20 October 2012
Ball lightning an ion discharge, contends Aussie scientist
by Will Parker
No explanation of how ball lightning occurs has been universally accepted by science, but an Australian researcher thinks eye-witness accounts from airline pilots may offer an important clue.
Previous theories have cited microwave radiation from thunderclouds, oxidising aerosols, nuclear energy, dark matter, antimatter, and even black holes as possible causes, but scientist John Lowke dismisses these.
Lowke, working at the CSIRO in Australia, has been studying ball lightning since the 1960s. While he admits he's never seen it himself, he says that eye witness accounts of ball lightning formation and its predilection for glass surfaces - and how it can pass through glass - lend support to his new theory.
His paper detailing the math behind ball lightning asserts that the phenomenon is really an ion discharge. He proposes ball lightning is caused when leftover ions, which are very dense, are swept to the ground following a lightning strike. As for how they pass through glass, he says this is a result of "a stream of ions accumulating on the outside of a glass window and the resulting electric field on the other side excites air molecules to form a ball discharge."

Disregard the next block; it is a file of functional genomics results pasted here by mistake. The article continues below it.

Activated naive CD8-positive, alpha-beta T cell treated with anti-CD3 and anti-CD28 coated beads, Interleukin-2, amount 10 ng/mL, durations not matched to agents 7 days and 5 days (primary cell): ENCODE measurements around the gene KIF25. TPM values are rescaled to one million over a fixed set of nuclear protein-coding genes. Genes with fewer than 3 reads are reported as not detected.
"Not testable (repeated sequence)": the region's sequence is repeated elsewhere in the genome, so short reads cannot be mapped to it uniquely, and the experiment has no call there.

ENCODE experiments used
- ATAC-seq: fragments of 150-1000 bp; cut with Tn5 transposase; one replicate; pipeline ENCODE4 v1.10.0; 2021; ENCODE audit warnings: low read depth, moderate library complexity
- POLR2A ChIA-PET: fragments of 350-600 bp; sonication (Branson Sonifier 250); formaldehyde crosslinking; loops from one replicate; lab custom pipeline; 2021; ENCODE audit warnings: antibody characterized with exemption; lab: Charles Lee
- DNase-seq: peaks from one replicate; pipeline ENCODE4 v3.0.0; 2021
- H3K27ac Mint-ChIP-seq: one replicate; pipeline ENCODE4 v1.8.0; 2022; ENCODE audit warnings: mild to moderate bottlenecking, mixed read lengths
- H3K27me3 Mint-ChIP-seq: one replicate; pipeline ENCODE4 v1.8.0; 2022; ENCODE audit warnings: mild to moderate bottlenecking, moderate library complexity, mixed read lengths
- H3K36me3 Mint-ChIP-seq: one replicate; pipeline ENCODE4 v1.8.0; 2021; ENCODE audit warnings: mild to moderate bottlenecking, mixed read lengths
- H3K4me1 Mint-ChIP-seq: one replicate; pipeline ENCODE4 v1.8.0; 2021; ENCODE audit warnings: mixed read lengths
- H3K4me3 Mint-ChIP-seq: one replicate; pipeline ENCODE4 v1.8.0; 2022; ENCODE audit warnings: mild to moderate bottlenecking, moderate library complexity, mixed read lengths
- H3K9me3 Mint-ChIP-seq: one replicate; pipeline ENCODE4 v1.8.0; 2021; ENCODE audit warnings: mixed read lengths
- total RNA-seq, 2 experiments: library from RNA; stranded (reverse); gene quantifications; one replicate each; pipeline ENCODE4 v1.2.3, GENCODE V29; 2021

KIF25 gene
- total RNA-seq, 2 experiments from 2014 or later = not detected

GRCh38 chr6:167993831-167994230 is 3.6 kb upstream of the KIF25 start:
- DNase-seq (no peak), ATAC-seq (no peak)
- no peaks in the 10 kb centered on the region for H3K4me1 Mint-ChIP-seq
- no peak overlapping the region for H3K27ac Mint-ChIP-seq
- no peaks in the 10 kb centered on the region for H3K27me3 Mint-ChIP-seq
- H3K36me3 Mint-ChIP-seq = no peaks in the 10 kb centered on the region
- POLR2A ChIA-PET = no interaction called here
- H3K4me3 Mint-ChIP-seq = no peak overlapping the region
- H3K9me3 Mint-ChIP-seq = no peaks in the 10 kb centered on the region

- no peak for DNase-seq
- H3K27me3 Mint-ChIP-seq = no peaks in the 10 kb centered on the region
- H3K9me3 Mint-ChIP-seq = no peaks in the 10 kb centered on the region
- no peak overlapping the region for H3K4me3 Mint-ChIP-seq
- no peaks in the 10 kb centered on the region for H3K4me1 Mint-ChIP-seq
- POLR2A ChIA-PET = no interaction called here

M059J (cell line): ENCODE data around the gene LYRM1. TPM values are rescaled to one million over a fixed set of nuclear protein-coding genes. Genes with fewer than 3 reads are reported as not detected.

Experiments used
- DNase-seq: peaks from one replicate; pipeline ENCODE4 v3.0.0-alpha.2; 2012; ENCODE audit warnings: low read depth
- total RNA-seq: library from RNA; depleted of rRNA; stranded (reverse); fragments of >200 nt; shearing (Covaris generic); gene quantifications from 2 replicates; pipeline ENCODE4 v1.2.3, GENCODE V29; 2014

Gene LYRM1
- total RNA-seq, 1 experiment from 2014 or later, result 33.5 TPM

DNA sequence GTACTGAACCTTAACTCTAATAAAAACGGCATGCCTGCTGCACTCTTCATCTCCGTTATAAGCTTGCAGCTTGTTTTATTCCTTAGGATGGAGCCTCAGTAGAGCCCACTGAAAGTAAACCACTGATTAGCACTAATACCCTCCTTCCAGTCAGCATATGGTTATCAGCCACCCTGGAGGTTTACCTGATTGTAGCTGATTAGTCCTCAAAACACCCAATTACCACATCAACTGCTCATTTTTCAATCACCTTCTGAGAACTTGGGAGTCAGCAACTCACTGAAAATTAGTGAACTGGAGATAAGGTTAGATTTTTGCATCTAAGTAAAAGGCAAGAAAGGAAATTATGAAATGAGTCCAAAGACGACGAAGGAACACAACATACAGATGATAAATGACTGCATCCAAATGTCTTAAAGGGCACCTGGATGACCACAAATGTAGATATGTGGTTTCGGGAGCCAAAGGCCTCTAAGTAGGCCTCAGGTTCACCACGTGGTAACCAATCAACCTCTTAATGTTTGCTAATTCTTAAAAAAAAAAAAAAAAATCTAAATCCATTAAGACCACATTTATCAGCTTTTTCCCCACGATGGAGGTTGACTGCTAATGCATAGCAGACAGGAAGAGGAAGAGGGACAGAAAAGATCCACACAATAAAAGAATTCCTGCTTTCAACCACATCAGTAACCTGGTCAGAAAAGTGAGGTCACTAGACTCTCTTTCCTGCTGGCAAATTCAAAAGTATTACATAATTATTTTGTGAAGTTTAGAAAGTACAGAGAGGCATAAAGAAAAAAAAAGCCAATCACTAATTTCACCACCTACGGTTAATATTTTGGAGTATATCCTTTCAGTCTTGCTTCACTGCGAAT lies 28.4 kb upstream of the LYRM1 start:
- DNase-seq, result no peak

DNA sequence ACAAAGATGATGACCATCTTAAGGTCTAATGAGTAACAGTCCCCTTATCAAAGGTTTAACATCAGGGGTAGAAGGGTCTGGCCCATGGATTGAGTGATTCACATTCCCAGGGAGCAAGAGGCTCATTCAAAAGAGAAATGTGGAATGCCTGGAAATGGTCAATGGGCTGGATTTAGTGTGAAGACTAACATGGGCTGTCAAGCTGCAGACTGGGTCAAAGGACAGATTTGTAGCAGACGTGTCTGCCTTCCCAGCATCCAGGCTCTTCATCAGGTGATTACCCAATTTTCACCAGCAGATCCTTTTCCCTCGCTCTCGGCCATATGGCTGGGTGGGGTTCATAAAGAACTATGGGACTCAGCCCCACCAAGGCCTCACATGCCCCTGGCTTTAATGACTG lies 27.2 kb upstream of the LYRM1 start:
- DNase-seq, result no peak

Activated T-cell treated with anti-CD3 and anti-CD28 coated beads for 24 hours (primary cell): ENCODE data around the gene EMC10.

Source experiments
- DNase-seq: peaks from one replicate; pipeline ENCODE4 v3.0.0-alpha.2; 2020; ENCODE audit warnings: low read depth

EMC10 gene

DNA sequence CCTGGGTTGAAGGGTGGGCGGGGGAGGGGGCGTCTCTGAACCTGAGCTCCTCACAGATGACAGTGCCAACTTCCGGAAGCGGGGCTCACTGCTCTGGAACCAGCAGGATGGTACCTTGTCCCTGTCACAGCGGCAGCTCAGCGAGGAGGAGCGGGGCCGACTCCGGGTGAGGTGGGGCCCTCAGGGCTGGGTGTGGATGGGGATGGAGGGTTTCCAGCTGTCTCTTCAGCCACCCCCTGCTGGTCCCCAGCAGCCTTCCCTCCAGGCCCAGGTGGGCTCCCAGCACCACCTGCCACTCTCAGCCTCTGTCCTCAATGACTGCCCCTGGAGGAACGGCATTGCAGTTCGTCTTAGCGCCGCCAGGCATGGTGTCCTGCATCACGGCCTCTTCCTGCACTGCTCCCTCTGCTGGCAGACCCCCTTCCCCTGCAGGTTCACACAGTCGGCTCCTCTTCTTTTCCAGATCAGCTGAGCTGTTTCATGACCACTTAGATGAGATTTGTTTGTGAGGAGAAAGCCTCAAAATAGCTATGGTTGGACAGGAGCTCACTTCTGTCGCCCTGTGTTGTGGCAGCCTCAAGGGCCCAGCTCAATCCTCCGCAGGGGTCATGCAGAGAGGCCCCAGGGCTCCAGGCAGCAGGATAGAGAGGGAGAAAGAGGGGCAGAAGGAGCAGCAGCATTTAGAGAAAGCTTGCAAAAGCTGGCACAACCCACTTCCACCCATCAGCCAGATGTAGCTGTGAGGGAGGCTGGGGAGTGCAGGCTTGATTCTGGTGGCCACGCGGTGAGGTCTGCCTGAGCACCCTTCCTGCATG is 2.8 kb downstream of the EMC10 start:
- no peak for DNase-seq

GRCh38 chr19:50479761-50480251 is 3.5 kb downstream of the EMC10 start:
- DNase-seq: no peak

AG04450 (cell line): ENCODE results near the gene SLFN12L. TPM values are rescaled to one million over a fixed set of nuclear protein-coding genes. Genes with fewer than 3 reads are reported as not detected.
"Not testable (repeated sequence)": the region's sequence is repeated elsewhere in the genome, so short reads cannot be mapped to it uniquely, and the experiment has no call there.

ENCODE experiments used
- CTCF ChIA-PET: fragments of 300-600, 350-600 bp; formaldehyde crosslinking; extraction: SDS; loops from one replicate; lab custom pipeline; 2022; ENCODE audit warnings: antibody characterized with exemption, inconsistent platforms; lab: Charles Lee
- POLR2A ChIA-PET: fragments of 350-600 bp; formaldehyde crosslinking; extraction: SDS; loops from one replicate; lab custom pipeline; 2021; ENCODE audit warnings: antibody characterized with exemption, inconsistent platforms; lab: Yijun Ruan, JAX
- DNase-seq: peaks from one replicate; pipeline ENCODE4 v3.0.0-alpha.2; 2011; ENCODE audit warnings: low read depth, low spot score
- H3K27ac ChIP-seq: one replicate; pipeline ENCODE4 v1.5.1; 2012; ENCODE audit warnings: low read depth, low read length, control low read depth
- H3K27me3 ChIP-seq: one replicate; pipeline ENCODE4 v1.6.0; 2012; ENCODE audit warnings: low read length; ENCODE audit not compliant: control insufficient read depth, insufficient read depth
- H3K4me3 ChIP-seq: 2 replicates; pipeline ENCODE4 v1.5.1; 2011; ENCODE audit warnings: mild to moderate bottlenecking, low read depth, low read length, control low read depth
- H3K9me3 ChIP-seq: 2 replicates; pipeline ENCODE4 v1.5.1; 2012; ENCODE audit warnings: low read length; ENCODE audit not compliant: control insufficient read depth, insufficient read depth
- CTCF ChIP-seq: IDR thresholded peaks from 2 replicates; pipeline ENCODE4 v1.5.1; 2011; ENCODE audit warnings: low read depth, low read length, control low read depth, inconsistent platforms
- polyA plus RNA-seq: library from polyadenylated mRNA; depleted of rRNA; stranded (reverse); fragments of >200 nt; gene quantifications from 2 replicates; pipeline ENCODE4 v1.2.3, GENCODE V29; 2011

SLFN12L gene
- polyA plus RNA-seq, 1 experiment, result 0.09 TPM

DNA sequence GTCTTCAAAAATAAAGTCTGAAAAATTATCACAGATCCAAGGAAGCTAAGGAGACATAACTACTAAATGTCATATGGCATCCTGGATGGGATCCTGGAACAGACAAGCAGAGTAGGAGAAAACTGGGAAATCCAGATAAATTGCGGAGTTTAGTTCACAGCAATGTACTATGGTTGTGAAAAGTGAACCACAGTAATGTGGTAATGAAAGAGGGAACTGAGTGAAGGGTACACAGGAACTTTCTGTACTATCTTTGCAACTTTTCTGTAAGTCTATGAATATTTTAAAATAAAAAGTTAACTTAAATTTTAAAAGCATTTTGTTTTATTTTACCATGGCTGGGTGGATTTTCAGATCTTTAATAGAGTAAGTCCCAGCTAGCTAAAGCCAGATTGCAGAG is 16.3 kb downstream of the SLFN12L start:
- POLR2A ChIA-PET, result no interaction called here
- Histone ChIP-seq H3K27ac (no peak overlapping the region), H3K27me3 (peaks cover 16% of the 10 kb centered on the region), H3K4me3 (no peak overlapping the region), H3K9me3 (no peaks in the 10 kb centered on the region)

To back up his work, Lowke cites eyewitness accounts by airline crew members that describe how they watched as ball lightning formed on their cockpit window and passed through it.
Discuss this article in our forum
Ball lightning all in the mind, say physicists
Lightning unleashes potent radiation cocktail
Terrestrial Gamma Ray Mystery Deepens
Scientists revisit Tesla's electricity-from-air ideas